Additionally, FTP can be more practical than email, messaging apps, and Google Drive when it comes to handling large numbers or sizes of files and folders. For example, Google Drive doesn’t support folder uploads on mobile devices, while the FTP feature allows you to simply copy and paste as you would any other folder on your PC.

Where FTP stumbles

Xiaomi FTP functionality on a tablet

Hadlee Simons / Android Authority

There is one massive downside to FTP, however, and that’s the fact that transfer speeds aren’t very fast and can vary wildly. For example, copying a 1.4GB file from a PC to the Poco F4 GT took just under four minutes, although transferring it the other way took over eight minutes. For comparison: A wired transfer between PC and phone via USB 2.0 each took about 40 seconds.

I found the speed sufficient to transfer a few gigabytes between PC and phone, although the limitations aren’t as severe when transferring smaller files (e.g. music tracks, a few photos). It can also be faster than Nearby Share at times. Still, I appreciate the ability to go wireless for a round of local file sharing, although some people would understandably place more value on faster transfer speeds.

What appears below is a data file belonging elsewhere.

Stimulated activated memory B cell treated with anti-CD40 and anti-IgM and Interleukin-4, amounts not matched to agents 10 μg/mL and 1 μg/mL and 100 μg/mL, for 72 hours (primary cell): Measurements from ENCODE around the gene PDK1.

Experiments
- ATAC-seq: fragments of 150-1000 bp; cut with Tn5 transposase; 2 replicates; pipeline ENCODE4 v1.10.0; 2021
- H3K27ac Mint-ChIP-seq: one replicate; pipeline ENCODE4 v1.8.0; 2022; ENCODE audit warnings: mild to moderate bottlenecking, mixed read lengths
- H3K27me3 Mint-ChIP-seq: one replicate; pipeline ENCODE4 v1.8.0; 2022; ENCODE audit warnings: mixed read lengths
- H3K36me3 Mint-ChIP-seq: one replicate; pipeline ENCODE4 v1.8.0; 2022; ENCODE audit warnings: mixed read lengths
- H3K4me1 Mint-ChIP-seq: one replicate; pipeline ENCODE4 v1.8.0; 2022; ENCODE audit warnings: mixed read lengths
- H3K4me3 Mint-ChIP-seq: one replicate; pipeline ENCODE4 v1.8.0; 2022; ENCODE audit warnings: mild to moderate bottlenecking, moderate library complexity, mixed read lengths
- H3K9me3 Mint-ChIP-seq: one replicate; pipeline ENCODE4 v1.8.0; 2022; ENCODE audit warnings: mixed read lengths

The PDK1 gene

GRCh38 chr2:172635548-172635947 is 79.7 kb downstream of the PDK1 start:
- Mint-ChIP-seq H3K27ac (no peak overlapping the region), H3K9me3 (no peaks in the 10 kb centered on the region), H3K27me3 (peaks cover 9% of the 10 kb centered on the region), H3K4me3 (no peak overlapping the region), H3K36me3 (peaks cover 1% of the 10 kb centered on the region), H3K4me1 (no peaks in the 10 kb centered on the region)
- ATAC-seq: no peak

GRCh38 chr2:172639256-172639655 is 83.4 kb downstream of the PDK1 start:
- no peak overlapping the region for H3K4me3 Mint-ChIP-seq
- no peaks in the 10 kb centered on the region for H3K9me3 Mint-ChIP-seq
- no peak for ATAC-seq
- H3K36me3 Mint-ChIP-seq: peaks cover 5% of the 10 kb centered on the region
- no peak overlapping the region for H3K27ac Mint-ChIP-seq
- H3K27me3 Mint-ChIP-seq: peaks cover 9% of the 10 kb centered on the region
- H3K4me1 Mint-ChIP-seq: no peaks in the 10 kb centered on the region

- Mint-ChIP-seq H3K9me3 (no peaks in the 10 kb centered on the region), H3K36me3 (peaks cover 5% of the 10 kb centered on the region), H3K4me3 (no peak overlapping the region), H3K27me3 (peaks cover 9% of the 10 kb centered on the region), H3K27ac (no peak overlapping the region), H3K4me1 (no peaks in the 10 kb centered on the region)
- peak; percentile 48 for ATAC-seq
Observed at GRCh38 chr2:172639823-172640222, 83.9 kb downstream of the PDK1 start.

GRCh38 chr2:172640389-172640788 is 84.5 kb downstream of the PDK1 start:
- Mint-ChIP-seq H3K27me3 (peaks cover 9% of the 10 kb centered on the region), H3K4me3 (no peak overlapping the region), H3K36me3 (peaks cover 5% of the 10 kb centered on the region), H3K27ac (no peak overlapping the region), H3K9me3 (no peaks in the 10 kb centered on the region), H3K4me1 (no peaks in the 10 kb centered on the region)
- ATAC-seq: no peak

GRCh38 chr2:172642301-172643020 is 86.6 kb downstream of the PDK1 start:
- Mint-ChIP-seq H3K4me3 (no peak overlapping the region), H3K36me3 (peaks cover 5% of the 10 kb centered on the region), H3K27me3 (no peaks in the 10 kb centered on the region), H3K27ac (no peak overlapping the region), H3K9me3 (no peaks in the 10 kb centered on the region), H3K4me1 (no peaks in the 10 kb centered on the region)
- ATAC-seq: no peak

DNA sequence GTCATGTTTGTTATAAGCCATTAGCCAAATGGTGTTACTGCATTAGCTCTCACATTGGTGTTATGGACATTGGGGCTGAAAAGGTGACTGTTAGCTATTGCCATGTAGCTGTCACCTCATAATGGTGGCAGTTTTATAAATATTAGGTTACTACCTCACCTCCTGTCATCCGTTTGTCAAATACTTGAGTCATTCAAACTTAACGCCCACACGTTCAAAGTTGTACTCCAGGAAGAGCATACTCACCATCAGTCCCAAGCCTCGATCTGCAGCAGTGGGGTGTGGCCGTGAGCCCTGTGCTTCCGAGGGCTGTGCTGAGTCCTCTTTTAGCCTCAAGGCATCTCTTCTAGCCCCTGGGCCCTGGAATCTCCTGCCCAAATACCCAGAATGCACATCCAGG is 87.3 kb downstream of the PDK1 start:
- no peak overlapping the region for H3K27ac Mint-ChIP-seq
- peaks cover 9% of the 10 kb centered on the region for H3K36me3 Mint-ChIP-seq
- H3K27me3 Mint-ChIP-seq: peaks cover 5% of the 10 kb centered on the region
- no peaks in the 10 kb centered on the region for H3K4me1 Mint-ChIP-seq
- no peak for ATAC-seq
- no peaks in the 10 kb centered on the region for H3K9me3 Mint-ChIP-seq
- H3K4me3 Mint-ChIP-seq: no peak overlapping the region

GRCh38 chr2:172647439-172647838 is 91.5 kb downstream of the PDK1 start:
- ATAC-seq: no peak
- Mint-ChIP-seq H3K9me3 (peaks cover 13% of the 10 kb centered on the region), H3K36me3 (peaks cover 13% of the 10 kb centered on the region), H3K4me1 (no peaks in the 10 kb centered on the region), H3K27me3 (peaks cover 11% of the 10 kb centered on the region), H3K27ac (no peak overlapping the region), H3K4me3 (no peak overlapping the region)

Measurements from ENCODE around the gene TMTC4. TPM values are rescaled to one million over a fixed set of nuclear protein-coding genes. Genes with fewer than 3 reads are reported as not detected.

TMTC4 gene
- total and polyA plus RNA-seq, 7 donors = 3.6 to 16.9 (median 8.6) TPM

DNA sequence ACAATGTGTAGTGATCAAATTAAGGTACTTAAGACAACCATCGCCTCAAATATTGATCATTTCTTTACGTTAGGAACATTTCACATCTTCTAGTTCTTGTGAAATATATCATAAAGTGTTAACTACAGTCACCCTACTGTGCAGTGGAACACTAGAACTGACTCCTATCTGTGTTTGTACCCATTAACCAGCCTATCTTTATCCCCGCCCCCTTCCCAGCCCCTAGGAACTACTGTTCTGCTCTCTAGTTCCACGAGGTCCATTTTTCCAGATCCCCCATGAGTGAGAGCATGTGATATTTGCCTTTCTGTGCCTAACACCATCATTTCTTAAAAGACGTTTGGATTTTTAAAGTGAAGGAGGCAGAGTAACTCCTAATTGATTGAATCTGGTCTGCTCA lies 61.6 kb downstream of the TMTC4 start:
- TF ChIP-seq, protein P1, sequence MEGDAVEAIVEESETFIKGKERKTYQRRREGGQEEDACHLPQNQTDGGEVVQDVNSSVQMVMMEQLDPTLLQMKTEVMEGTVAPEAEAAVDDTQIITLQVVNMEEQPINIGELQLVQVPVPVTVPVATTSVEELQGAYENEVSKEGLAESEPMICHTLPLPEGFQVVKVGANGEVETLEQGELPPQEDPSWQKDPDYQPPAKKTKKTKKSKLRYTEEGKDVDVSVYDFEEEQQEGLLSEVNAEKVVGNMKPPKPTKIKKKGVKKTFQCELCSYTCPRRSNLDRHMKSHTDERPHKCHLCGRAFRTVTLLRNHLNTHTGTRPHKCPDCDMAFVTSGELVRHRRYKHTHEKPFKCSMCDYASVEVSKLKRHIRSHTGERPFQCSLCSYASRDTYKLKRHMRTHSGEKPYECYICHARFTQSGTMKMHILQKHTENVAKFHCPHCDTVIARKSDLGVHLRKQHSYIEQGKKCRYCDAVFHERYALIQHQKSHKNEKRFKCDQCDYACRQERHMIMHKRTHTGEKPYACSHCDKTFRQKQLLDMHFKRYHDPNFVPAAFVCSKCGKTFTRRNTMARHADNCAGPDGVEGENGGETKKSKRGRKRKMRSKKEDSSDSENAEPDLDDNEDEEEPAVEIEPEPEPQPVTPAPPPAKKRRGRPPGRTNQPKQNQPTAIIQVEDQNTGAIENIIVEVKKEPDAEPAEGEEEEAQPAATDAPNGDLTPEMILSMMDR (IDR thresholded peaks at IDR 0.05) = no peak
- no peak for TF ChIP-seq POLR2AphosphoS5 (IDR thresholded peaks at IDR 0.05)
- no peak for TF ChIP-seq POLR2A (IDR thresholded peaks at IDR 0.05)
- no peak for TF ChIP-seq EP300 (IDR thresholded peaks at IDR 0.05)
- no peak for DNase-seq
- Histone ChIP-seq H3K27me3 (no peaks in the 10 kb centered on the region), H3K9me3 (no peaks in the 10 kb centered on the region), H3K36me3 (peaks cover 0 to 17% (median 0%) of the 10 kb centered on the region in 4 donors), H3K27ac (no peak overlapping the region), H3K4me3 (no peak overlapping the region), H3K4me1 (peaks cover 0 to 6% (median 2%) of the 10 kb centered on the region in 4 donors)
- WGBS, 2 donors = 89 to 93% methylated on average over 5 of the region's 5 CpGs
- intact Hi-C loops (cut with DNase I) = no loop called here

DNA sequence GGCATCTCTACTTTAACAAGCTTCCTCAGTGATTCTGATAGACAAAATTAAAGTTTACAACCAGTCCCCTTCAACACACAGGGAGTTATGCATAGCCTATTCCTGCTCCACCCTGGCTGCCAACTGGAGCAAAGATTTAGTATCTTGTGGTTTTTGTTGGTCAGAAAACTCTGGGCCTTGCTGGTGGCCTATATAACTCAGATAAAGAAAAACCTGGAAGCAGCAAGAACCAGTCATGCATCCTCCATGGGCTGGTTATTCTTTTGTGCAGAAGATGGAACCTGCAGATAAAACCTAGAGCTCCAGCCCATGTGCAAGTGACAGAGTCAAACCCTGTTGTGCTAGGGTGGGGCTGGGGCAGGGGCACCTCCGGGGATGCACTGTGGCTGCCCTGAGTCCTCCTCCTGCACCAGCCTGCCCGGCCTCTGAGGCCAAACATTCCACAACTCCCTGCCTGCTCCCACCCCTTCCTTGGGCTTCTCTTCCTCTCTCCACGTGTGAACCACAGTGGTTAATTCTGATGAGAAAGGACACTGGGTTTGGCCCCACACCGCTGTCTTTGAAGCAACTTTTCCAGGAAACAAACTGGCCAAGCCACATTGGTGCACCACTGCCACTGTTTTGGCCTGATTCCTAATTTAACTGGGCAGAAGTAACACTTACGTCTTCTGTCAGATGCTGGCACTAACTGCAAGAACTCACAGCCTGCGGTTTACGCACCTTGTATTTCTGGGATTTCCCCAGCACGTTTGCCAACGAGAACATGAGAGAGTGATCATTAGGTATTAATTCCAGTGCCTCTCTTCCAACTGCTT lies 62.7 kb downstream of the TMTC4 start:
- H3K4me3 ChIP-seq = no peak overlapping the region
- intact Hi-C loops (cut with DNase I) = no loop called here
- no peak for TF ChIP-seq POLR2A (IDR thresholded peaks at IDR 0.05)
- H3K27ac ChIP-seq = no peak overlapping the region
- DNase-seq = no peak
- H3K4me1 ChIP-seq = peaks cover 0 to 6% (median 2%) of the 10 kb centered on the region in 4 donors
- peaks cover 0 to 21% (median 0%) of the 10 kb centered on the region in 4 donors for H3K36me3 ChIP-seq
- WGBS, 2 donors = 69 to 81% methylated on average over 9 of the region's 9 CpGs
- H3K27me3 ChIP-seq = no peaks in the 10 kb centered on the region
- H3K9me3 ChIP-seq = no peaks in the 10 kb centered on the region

Pre-installed FTP functionality on a smartphone has its advantages and disadvantages compared to other solutions.

It is also worth noting that FTP is a significant security risk, as content on the origin server and credentials can be viewed via simple attack techniques. Fortunately, there are some workarounds, such as: B. the SFTP standard (Secure File Transfer Protocol). Nevertheless, it should be sufficient to temporarily enable FTP access on your own network and then disable it when the transfer is complete.

Another somewhat disappointing move is the decision to deprecate FTP functionality from browsers like Firefox and Google Chrome. However, this isn’t a problem if you’re viewing and transferring phone files via your PC’s file manager anyway, which is my main use case.

How do other sharing methods perform?

Share Android nearby